Local fishing boats on the beach in Senegal (Photo: NORCAP/Mina Weydahl 2018)
Read caption Local fishermen receive text and voice messages with alerts about bad weather off the coast of Senegal. The service, by the Senegal meteorological office, makes fishermen safer and better prepared for challenging conditions. (Photo: NORCAP/Mina Weydahl)

Messages for safe fishing in Senegal

Afroza Mahzabeen Anannya|Published 06. Jun 2018
Voice and text messages are widely used in Senegal to alert fishing communities about bad weather. One NORCAP expert is working to reach more people with the service, and provide them with a safer way to fish.

"Jën" means fish in the Senegalese language, Wolof, and is one of the main sources of protein in Senegal. Fishing plays a dominant role in the country, as it has helped reduce unemployment and provide a major source of income to coastal communities. However, overfishing, extinction of species and increasingly harmful fishing techniques has reduced the marine ecosystem and compromised the survival of many communities. 

According to the UN Food and Agriculture Organization (FAO), in 2015 the fishing sector provided more than 53 000 direct and an estimated 540 000 indirect jobs, mainly in artisanal fishing and processing.

ANACIM, the Senegal meteorological office, uses text and voice messages to reach fishermen and alert them about bad weather. This way, the fishing communities know when they need to stay close to land when they go out on the water. The voice messages are sent in the local language, Wolof and text messages are in French.

Early warning systems are widely used around the world for disaster risk reduction. Senegal met office took a step ahead by using text and voice messages in the local language so it is easier for end users to understand. The messaged are 100 characters each, containing the gist of the situation without technical words, so fishermen can take caution.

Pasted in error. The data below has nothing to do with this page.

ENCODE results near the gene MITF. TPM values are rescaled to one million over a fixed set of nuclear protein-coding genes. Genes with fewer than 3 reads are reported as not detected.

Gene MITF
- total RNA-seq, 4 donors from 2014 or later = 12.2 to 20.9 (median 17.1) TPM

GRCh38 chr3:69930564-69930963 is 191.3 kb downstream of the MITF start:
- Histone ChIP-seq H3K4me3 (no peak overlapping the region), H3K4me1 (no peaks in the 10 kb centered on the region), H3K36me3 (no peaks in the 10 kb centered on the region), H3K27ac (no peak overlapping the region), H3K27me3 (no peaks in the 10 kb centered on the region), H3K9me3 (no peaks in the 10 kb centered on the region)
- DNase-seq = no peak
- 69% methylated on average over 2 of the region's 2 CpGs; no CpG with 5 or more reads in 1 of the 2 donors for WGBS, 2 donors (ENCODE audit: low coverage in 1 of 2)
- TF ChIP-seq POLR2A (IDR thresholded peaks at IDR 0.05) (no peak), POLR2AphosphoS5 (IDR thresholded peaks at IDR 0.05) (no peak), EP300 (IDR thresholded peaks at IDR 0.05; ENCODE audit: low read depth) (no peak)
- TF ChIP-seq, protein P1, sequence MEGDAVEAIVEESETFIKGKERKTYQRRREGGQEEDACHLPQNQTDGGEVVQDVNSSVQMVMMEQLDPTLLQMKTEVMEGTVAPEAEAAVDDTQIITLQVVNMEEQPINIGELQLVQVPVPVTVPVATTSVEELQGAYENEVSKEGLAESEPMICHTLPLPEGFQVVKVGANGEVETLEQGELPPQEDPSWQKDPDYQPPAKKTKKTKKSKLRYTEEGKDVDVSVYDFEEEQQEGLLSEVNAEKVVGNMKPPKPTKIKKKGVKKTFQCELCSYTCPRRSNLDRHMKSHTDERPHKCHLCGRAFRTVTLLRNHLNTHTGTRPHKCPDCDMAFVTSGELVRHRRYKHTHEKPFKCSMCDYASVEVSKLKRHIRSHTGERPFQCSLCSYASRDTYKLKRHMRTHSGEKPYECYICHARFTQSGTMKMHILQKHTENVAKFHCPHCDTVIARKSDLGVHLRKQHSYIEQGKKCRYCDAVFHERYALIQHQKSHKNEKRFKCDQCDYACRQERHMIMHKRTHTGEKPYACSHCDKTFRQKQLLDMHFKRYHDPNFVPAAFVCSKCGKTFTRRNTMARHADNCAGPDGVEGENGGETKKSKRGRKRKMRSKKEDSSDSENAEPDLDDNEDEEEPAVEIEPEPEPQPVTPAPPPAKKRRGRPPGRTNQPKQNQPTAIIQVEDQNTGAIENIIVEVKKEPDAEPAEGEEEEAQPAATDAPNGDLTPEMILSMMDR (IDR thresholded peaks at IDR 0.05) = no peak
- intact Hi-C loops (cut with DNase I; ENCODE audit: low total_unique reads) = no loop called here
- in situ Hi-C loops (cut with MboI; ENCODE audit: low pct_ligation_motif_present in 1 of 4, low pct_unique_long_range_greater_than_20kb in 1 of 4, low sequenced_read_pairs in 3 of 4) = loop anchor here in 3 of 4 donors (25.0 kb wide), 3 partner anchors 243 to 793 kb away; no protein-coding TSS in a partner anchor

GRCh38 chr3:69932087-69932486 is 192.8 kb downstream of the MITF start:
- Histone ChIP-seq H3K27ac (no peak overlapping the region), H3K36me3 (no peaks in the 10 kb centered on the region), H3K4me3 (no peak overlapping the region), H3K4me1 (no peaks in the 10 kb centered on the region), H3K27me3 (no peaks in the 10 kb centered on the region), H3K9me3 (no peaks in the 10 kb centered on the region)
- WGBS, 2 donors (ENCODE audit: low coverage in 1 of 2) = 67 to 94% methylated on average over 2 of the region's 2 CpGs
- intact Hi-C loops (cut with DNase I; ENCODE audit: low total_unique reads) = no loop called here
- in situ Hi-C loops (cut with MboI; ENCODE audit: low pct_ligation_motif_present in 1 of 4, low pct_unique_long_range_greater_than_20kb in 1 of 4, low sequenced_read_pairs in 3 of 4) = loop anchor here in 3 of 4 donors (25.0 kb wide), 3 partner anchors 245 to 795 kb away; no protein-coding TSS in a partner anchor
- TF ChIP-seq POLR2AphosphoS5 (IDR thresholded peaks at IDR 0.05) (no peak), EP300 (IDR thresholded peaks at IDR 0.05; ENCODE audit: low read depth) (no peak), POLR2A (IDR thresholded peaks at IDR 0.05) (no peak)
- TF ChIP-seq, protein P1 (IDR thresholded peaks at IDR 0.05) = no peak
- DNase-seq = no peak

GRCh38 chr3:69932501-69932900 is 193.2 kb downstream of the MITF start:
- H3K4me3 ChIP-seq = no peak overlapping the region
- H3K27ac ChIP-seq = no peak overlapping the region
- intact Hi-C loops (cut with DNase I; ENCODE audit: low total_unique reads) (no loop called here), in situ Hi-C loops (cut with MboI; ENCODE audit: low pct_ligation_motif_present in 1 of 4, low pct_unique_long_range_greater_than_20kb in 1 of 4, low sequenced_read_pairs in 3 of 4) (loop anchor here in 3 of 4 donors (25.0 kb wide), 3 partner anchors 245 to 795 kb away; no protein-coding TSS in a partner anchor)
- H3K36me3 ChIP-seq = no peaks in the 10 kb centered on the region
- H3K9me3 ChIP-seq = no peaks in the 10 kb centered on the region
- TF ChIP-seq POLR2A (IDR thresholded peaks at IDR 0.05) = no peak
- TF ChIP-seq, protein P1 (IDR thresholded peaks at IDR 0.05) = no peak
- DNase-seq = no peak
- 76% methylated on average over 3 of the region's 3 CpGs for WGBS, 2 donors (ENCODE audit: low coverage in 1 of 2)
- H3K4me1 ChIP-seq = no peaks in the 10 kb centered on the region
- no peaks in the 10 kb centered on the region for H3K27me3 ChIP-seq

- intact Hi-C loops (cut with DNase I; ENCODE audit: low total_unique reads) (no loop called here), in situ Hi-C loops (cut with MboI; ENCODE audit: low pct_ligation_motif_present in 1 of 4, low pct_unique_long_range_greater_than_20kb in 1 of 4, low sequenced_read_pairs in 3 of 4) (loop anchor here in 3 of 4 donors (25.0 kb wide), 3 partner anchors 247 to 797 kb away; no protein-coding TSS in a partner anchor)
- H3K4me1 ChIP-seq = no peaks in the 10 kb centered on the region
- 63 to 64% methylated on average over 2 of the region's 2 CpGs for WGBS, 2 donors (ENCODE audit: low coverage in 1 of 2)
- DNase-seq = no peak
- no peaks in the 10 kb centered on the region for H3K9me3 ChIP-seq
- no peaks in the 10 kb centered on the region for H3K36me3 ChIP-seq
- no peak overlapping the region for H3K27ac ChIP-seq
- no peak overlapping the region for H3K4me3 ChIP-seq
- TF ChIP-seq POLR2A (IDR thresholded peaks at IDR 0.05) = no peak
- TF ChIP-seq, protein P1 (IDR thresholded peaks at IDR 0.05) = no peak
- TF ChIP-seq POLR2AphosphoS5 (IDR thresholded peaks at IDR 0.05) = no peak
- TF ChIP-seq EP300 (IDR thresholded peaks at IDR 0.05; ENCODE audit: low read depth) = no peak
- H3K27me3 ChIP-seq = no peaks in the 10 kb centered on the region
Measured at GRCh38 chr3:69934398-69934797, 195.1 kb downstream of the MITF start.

Yaye Madjiguene Ndoye, a local fisherman, holds up his phone to demonstrate some of the text messages they get from the Senegalese met office. (Photo: NORCAP/Mina Weydahl 2018)
Read caption Yaye Madjiguene Ndoye, a local fisherman, holds up his phone to demonstrate some of the text messages they get from the Senegalese met office. (Photo: NORCAP/Mina Weydahl 2018)

Reaching more people

NORCAP Expert Fatema Rajabali is working with ANACIM as a knowledge management officer. She is particularly involved in reducing the costs of the messaging service, so that more people can use it.

"ACINAM has the capacity to reach 200. 000 people and at present, the goal is to reach 10. 000 fishermen in the region of Yoff", Rajabali says.

The project started in 2016 and since last year, the main donor for the project is USAID.

"So far in 2018, we have had zero casualties among those fishermen who live in the project area, says Adji Awa Goure, Head of the Meteorological information and services in Senegal.

The communities also report that they feel safer when they get this information and that they are better prepared. Usually the text messages are sent out 24-48 hours in advance, although some anglers prefer to get a week's notice.

Disaster resilient communities

This kind of early warning system is beneficial for disaster risk reduction. African countries can follow Senegal and use this approach to develop strong disaster risk reduction programs.

"Using easily interpretable local language can result in more end users using the service and keeping themselves safe. Through accurate climate services, other vulnerable communities can be disaster resilient like the fishing community in Yoff", says Mina Weydahl, NORCAP Project manager for climate and resilience.

Fisherman in one of the colourful boats in Senegal. (Photo: NORCAP/Mina Weydahl 2018)
Read caption So far in 2018, no fishermen have died at sea in the area covered by the text message project. (Photo: NORCAP/Mina Weydahl)